You can be living large when you watch an Optoma front projector TV. The screen is a mega 110 inches. The picture is huge compared to a 52-inch set.
"You can only get a picture that big with a front projector and a separate screen, and the biggest news is that prices have fallen dramatically. In fact, the Optoma that we're watching here costs about $1,000," said Jim Willcox of Consumer Reports.
But you need to watch a projection TV in a dark room. Otherwise, the video washes out and it's hard to see. If a plasma or LCD TV is a better fit for your home, Consumer Reports just evaluated more than 90. Both can give you a great picture, but plasmas usually do a better job with dark scenes, while LCDs look better in a bright room.
"In bright light, LCDs actually absorb the light so you hold your contrast, whereas plasmas reflect all the ambient light so you lose the contrast and your black levels become brighter," explained Chris Andrade of Consumer Reports.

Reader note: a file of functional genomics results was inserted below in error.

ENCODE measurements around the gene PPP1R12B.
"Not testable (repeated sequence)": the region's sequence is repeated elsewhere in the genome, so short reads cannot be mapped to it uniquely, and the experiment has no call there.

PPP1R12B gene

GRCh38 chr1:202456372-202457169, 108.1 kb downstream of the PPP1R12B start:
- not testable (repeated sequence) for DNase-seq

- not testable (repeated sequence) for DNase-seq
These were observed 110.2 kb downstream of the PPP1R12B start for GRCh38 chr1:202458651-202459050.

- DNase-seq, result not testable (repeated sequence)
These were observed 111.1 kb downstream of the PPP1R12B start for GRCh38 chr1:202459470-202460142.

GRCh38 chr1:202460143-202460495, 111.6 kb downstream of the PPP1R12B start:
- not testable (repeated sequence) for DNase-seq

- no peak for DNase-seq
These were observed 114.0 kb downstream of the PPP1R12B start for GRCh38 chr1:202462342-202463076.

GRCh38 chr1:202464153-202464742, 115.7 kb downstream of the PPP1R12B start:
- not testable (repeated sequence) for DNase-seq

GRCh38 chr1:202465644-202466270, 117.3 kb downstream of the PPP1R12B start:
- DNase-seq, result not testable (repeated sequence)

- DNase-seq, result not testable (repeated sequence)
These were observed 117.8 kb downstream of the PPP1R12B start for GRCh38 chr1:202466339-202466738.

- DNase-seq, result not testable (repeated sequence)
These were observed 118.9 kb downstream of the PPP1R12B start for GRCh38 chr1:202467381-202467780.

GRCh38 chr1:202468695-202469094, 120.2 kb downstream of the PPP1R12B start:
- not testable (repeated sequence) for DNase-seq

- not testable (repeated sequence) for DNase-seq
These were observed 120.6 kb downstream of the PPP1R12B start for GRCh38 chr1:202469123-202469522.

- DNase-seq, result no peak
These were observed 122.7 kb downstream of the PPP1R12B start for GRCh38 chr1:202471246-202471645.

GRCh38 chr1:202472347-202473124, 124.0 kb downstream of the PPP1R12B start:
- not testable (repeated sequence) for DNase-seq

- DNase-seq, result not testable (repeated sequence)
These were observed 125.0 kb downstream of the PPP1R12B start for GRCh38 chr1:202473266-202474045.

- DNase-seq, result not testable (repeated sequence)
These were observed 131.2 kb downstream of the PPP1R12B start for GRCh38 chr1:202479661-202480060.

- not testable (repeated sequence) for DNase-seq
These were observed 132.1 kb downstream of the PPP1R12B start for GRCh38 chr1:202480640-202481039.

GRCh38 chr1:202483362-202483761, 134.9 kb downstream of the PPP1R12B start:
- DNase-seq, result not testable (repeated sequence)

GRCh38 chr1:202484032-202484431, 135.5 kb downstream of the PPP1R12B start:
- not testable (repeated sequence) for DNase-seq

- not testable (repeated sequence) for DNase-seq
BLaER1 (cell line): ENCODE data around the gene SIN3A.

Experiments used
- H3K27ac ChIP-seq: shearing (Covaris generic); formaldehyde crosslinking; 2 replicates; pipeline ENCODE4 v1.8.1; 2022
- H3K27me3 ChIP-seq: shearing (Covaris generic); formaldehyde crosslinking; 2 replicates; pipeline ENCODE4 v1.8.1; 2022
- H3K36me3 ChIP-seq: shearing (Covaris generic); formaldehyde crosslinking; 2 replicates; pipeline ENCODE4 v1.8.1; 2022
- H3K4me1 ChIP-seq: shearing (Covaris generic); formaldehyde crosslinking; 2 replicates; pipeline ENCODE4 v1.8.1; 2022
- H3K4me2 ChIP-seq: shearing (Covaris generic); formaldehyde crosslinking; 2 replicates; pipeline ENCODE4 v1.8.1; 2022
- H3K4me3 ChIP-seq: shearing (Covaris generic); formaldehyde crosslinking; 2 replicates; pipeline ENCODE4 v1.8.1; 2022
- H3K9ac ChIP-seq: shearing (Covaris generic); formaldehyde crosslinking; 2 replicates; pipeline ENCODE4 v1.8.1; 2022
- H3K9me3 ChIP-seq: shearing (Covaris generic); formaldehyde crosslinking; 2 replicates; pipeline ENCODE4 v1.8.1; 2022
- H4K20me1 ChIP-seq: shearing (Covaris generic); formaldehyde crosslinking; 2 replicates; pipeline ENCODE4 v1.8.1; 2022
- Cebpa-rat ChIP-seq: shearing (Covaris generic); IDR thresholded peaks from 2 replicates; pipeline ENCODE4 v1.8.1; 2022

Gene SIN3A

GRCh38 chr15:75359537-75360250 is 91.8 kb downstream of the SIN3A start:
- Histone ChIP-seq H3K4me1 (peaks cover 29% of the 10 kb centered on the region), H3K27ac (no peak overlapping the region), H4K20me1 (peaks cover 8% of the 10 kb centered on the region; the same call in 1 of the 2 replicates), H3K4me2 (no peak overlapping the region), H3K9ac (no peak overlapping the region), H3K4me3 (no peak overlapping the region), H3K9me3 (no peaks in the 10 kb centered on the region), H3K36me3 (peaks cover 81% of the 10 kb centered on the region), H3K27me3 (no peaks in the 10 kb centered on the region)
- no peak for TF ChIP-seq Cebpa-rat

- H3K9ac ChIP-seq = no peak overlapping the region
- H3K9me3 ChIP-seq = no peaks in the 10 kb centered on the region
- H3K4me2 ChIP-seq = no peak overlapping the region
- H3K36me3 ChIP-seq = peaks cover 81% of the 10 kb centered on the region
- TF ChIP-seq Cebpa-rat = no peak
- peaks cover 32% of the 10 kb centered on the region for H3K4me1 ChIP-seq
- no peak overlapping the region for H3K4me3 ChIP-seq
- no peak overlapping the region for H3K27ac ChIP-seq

But LCD TVs generally don't look as good when viewed from the side. And Consumer Reports' tests show LCDs can have difficulty with fast moving images, and images can appear blurry.
"That can be a problem if you're watching programming with fast paced action like a football game. But some LCD TVs now have technology that speeds up the TV's frame rate, which can help reduce blurring," said Willcox.
One such model is the 52-inch Toshiba Regza. It has excellent picture quality, and at around $1,400, it costs $500 less than a similar set a year ago.
Plasma TVs have also come way down in price. Consumer Reports found a 50-inch plasma for under $700, and that's a best buy. It's from Insignia and costs $650.